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Security Pros Show Worrisome Lack of Malware Knowledge

When asked to identify different malware behaviors, it turns out that a significant percentage of cybersecurity professionals are lagging when it comes to the latest tricks and tendencies of malicious code.

A Lastline survey found that while 93% of respondents correctly identified a Trojan as malware disguised as something that a user wants or something legitimate, over three quarters (77%) agreed with the statement that a virus actively seeks new computers to infect, which is actually the behavior of a worm. And half indicated that a rootkit creates a network of compromised devices for use in a coordinated attack, which actually is what a botnet does.

“When deciding how to prioritize security strategies and technology investments, it’s important to know what types of behaviors a given piece of malware has and how they behave,” said Brian Laing, vice president at Lastline. “For example, when reading that WannaCry is a worm, it’s important to know what a worm is and how it spreads so that you know, for example, that cleaning the initially infected machine will not eradicate it from the network.”

Also, most are aware that malware can turn a webcam on to see if anyone is sitting in front of the computer (98%); and most know it can monitor a keyboard to see if a user is typing (97%). However, only 70% knew that malware is able to avoid being detected by a sandbox.

“Malware has been able to sniff out that it resides on a virtual machine (used as a sandbox) for years now, so it is a little worrying that nearly a third of cybersecurity professionals were unaware of this,” said Laing. “Malware often plays a game of deception, pretending to be a perfectly benign program when analyzed by a defensive tool. Once it is past defences, it can then perform the malicious activities it was programmed for when running on a user's device.”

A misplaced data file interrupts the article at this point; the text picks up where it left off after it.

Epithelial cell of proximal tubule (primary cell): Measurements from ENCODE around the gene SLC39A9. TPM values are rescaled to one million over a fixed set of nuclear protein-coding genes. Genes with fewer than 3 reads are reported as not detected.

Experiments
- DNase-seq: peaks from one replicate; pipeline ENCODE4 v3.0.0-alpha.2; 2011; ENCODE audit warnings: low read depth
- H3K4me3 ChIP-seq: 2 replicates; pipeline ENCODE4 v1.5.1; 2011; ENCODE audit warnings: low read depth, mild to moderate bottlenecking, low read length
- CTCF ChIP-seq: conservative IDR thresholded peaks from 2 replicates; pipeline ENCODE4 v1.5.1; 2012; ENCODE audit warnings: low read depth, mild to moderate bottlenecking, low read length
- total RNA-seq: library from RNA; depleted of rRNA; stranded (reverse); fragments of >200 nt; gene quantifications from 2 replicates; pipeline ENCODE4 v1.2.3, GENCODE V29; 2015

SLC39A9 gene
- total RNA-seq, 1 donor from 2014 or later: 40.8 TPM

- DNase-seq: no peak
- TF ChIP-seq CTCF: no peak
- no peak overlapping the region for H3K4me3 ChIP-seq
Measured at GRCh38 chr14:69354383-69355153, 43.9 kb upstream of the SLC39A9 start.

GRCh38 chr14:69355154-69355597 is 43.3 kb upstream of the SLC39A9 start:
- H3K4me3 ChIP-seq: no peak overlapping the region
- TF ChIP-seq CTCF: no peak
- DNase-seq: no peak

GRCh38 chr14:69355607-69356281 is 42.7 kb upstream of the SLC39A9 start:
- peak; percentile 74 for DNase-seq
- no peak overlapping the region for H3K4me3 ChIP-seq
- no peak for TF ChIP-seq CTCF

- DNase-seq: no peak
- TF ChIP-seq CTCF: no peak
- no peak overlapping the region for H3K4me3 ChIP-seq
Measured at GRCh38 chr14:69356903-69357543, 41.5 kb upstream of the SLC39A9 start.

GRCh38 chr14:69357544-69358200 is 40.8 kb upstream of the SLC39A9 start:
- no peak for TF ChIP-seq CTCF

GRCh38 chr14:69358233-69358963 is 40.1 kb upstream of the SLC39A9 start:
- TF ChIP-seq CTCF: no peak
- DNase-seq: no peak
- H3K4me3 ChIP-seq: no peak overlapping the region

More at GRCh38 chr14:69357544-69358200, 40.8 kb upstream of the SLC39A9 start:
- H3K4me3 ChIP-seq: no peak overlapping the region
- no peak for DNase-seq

Respondents were also given a list of names and asked to identify which ones were strains of malware. Respondents correctly identified the real strains of malware on average 28% of the time, with the best results attributed to the widespread malware, Slammer (40%) and SpyEye (37%).

“Given the level of media attention that some malware discoveries get, it is interesting that the majority of respondents couldn’t identify them, but not surprising. It just doesn’t matter when you’re fighting cybercrime today,” said Laing. “Given the volume of malware, the pace at which it evolves, and how criminals borrow from each other and re-write the code, there are not clear distinctions or naming connections between one attack and a subsequent attack using what may largely be the same code. What’s important is detecting it, by whatever name, and understanding its behaviors so you can mitigate and remediate.”

The stakes are high, as shown by the results of another Lastline survey, which found that 44% of security professionals would rather have root canal surgery than make the dreaded walk of shame to the boardroom to explain that they’ve suffered a data breach. 

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